Never in my life have I paid $150.00 for a book… until last week.
My gut tells me that my curiosity is one of the prime reasons Jenn and I own a training/speaking business. I am always trying to understand why some people consistently perform at a high level, and others don’t, why some teams consistently win and others don’t, and why some people have a high quality of life and others don’t. Then, I love passing my discoveries and ideas on to help people and increase our clients’ businesses. Curiosity pushed me to earn a Master’s Degree in Leadership Business at age 45.
I love learning, and, presently, I am immersed in learning about flow.
This expensive book I'm reading (Advances in Flow Research) is providing an academic examination of the foundation and discovery of flow. Back in 1975, Dr. Mihaly Csikszentmihalyi was curious. He wondered why people love doing certain things in their day, and why doing these things made them happy, focused, and fulfilled.
Csikszentmihalyi went on to uncover a state (or a mindset) that he termed Flow.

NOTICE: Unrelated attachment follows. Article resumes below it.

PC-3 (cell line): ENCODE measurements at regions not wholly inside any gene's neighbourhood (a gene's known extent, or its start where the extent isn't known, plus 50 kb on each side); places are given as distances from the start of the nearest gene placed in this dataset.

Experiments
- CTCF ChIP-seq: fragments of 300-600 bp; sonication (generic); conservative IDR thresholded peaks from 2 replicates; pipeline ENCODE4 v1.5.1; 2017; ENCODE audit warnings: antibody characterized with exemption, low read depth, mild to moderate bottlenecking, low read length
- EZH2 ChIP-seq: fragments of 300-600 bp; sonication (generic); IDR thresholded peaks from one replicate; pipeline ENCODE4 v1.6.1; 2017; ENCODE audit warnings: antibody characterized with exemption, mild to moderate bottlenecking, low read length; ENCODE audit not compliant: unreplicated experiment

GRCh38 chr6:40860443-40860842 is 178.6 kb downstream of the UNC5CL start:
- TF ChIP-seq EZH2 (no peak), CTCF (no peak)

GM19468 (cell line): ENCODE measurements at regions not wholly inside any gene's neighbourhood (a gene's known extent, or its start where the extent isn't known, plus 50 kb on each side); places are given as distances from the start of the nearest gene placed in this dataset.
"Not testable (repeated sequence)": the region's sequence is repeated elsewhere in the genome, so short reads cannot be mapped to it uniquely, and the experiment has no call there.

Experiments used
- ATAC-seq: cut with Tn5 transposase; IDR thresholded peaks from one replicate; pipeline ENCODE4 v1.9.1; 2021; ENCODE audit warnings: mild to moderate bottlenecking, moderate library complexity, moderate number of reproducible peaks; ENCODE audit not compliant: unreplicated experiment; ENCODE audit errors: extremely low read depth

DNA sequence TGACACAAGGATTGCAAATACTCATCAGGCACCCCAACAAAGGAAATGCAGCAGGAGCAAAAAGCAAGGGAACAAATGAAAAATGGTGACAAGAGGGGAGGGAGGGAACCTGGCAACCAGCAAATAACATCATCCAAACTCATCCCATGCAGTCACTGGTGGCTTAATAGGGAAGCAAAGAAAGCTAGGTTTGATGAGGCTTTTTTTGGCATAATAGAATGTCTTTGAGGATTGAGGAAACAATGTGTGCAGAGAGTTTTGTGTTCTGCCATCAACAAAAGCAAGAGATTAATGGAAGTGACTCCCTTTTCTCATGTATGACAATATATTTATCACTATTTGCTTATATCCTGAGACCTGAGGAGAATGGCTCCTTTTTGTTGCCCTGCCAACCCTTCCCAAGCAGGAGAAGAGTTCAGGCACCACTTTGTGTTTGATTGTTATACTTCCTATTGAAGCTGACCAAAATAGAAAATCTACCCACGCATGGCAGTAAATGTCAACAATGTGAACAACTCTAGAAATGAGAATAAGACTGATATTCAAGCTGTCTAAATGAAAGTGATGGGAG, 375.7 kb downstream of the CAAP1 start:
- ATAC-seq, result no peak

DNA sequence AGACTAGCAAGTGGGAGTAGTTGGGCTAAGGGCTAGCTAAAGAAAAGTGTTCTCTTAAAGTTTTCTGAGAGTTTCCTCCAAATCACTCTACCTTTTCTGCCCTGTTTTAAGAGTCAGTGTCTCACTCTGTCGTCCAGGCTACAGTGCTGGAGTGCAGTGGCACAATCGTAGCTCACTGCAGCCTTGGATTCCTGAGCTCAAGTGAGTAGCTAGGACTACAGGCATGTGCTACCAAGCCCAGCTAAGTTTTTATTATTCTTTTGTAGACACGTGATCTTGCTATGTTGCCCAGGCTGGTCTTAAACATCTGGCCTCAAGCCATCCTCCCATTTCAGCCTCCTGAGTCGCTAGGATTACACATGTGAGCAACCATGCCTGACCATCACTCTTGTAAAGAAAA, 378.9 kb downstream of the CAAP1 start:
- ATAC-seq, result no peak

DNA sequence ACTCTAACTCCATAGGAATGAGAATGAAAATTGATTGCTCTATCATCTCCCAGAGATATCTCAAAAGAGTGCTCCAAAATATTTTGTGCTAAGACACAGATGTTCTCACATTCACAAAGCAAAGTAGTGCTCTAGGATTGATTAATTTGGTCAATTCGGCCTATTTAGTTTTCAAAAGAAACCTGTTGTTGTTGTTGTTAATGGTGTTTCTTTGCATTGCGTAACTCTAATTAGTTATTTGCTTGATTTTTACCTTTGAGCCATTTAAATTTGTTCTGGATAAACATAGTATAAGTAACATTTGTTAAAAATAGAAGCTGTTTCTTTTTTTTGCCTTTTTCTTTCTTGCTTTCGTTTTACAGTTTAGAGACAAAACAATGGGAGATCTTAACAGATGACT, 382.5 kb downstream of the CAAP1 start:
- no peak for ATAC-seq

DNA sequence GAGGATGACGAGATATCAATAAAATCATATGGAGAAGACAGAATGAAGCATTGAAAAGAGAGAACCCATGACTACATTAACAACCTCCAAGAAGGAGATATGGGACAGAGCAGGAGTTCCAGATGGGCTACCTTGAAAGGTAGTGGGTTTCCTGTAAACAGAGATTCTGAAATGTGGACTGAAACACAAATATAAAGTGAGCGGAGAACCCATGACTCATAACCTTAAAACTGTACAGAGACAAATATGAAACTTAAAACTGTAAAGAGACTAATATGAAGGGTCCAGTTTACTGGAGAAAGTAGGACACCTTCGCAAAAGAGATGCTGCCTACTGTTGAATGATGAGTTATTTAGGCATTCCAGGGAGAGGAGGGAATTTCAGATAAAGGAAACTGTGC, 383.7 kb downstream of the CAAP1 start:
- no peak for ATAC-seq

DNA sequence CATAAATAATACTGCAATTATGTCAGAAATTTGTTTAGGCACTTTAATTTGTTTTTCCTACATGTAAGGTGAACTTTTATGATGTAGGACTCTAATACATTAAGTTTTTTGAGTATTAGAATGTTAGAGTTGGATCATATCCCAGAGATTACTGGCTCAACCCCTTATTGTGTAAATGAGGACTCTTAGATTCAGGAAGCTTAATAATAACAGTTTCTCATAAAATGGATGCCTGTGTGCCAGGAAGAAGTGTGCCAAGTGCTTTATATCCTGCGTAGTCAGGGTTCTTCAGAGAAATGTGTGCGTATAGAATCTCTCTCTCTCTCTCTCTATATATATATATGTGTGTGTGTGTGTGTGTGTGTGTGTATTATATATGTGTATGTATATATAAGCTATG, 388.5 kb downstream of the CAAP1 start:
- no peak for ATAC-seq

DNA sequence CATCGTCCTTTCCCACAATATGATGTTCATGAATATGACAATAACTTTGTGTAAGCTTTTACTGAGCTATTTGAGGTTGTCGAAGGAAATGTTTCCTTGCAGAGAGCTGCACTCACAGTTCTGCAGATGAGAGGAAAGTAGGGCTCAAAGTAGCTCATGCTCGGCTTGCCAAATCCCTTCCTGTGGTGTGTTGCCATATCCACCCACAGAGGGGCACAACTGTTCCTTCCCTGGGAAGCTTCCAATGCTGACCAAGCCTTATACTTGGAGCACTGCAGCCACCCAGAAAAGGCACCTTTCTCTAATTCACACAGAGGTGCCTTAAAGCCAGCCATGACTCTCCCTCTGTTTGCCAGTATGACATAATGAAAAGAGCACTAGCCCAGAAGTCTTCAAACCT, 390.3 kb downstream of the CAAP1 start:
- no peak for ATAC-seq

Csikszentmihalyi describes flow as the state where people are so intensely involved in an activity that nothing else seems to matter. The experience itself is so enjoyable that people will do it even at great personal cost.
Because of my professional sport background, I instantly understood this concept. As players, we were experiencing flow before it was called flow. In the sports context, we more commonly refer to it as playing in the zone.
Using our company’s new Thinking Tendencies Model©, we help leaders and teams understand the five mindsets that people drift into or shift into. One of the five mindsets we explore is the genesis of high performance… and we call this state of mind the FLOW/ZONE.
People have their best chance to play their best game when their mind is in this Flow/Zone. This is where thinking turns into reacting, and conscious thinking is engulfed by unconscious action. In 2017, I believe that successful leaders intuitively focus on two key areas to help increase personal & cultural performance: preparing our people to enter the flow-state more quickly, and protecting their flow. Coaches in the world of sport have worked to increase this state of mind in their athletes for many years. We are now challenging people to understand and increase flow within their business, relationship, and whole-life arenas. What does flow feel like?
According to Csikszentmihalyi, this is what flow’s high-performance state looks like:
1- Reduced reflective self-consciousness 2- A modified experience of time (timelessness) 3- Total involvement and enjoyment 4- Increased & focused concentration 5- A strong sense of control (high autonomy) 6- The activity is perceived to be rewarding in and of itself (an autotelic state – intrinsic motivation)